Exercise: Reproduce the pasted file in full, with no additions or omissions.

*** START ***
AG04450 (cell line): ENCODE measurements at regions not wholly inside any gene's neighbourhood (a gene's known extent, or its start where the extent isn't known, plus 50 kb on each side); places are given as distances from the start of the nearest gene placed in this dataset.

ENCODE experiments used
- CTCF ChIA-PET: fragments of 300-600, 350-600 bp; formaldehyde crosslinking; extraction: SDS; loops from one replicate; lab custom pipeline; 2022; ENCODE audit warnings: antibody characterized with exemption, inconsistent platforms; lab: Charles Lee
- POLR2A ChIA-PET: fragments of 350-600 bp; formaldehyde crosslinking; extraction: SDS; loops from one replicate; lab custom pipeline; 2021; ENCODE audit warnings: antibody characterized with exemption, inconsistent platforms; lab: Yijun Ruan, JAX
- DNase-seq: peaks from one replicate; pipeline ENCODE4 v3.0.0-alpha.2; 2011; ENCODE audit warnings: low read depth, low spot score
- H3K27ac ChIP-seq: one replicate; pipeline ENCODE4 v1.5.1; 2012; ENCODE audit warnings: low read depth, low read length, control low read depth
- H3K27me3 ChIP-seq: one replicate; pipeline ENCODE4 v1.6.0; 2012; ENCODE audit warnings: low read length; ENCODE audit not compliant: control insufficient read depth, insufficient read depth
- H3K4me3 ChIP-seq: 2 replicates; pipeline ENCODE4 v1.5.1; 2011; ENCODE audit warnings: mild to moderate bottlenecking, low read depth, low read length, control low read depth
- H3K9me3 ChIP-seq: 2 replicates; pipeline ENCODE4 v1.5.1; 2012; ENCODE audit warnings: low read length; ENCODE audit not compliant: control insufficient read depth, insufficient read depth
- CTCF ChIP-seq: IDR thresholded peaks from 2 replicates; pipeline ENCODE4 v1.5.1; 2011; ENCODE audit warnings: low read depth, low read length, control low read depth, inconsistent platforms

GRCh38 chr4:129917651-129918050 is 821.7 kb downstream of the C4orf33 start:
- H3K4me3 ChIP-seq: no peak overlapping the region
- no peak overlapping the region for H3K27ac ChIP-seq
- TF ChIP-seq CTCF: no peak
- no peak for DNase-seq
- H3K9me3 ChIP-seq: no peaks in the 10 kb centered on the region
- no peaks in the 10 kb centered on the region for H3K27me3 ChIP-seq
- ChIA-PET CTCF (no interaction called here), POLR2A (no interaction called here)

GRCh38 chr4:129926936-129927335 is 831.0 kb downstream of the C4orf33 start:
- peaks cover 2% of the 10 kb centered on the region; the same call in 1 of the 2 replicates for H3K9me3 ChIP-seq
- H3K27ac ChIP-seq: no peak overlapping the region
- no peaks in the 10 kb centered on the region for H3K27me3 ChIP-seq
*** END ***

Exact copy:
AG04450 (cell line): ENCODE measurements at regions not wholly inside any gene's neighbourhood (a gene's known extent, or its start where the extent isn't known, plus 50 kb on each side); places are given as distances from the start of the nearest gene placed in this dataset.

ENCODE experiments used
- CTCF ChIA-PET: fragments of 300-600, 350-600 bp; formaldehyde crosslinking; extraction: SDS; loops from one replicate; lab custom pipeline; 2022; ENCODE audit warnings: antibody characterized with exemption, inconsistent platforms; lab: Charles Lee
- POLR2A ChIA-PET: fragments of 350-600 bp; formaldehyde crosslinking; extraction: SDS; loops from one replicate; lab custom pipeline; 2021; ENCODE audit warnings: antibody characterized with exemption, inconsistent platforms; lab: Yijun Ruan, JAX
- DNase-seq: peaks from one replicate; pipeline ENCODE4 v3.0.0-alpha.2; 2011; ENCODE audit warnings: low read depth, low spot score
- H3K27ac ChIP-seq: one replicate; pipeline ENCODE4 v1.5.1; 2012; ENCODE audit warnings: low read depth, low read length, control low read depth
- H3K27me3 ChIP-seq: one replicate; pipeline ENCODE4 v1.6.0; 2012; ENCODE audit warnings: low read length; ENCODE audit not compliant: control insufficient read depth, insufficient read depth
- H3K4me3 ChIP-seq: 2 replicates; pipeline ENCODE4 v1.5.1; 2011; ENCODE audit warnings: mild to moderate bottlenecking, low read depth, low read length, control low read depth
- H3K9me3 ChIP-seq: 2 replicates; pipeline ENCODE4 v1.5.1; 2012; ENCODE audit warnings: low read length; ENCODE audit not compliant: control insufficient read depth, insufficient read depth
- CTCF ChIP-seq: IDR thresholded peaks from 2 replicates; pipeline ENCODE4 v1.5.1; 2011; ENCODE audit warnings: low read depth, low read length, control low read depth, inconsistent platforms

GRCh38 chr4:129917651-129918050 is 821.7 kb downstream of the C4orf33 start:
- H3K4me3 ChIP-seq: no peak overlapping the region
- no peak overlapping the region for H3K27ac ChIP-seq
- TF ChIP-seq CTCF: no peak
- no peak for DNase-seq
- H3K9me3 ChIP-seq: no peaks in the 10 kb centered on the region
- no peaks in the 10 kb centered on the region for H3K27me3 ChIP-seq
- ChIA-PET CTCF (no interaction called here), POLR2A (no interaction called here)

GRCh38 chr4:129926936-129927335 is 831.0 kb downstream of the C4orf33 start:
- peaks cover 2% of the 10 kb centered on the region; the same call in 1 of the 2 replicates for H3K9me3 ChIP-seq
- H3K27ac ChIP-seq: no peak overlapping the region
- no peaks in the 10 kb centered on the region for H3K27me3 ChIP-seq